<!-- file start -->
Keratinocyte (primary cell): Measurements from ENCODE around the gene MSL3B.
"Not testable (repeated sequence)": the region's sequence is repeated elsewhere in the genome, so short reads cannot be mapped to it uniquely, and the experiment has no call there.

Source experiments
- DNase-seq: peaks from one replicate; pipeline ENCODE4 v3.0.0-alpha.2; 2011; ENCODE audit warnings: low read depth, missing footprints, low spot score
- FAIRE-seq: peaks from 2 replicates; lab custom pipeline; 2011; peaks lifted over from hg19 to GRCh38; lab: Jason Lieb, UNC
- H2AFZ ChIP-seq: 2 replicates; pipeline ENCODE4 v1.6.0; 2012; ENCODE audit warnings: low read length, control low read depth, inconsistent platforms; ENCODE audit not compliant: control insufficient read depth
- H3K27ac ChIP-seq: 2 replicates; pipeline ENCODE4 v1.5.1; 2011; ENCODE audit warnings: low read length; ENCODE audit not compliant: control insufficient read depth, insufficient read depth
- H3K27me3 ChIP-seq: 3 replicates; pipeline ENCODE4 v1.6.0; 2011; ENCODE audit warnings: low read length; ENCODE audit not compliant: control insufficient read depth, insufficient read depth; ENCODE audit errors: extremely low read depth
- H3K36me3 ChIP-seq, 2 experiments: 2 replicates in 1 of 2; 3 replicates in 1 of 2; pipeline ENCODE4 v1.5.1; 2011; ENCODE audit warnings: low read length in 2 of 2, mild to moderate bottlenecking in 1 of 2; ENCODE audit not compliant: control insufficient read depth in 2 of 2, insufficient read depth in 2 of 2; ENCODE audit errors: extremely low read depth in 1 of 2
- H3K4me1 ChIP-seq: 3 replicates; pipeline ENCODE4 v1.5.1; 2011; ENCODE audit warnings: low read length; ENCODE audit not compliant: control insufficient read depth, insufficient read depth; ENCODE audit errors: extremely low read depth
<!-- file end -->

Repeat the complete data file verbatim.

Keratinocyte (primary cell): Measurements from ENCODE around the gene MSL3B.
"Not testable (repeated sequence)": the region's sequence is repeated elsewhere in the genome, so short reads cannot be mapped to it uniquely, and the experiment has no call there.

Source experiments
- DNase-seq: peaks from one replicate; pipeline ENCODE4 v3.0.0-alpha.2; 2011; ENCODE audit warnings: low read depth, missing footprints, low spot score
- FAIRE-seq: peaks from 2 replicates; lab custom pipeline; 2011; peaks lifted over from hg19 to GRCh38; lab: Jason Lieb, UNC
- H2AFZ ChIP-seq: 2 replicates; pipeline ENCODE4 v1.6.0; 2012; ENCODE audit warnings: low read length, control low read depth, inconsistent platforms; ENCODE audit not compliant: control insufficient read depth
- H3K27ac ChIP-seq: 2 replicates; pipeline ENCODE4 v1.5.1; 2011; ENCODE audit warnings: low read length; ENCODE audit not compliant: control insufficient read depth, insufficient read depth
- H3K27me3 ChIP-seq: 3 replicates; pipeline ENCODE4 v1.6.0; 2011; ENCODE audit warnings: low read length; ENCODE audit not compliant: control insufficient read depth, insufficient read depth; ENCODE audit errors: extremely low read depth
- H3K36me3 ChIP-seq, 2 experiments: 2 replicates in 1 of 2; 3 replicates in 1 of 2; pipeline ENCODE4 v1.5.1; 2011; ENCODE audit warnings: low read length in 2 of 2, mild to moderate bottlenecking in 1 of 2; ENCODE audit not compliant: control insufficient read depth in 2 of 2, insufficient read depth in 2 of 2; ENCODE audit errors: extremely low read depth in 1 of 2
- H3K4me1 ChIP-seq: 3 replicates; pipeline ENCODE4 v1.5.1; 2011; ENCODE audit warnings: low read length; ENCODE audit not compliant: control insufficient read depth, insufficient read depth; ENCODE audit errors: extremely low read depth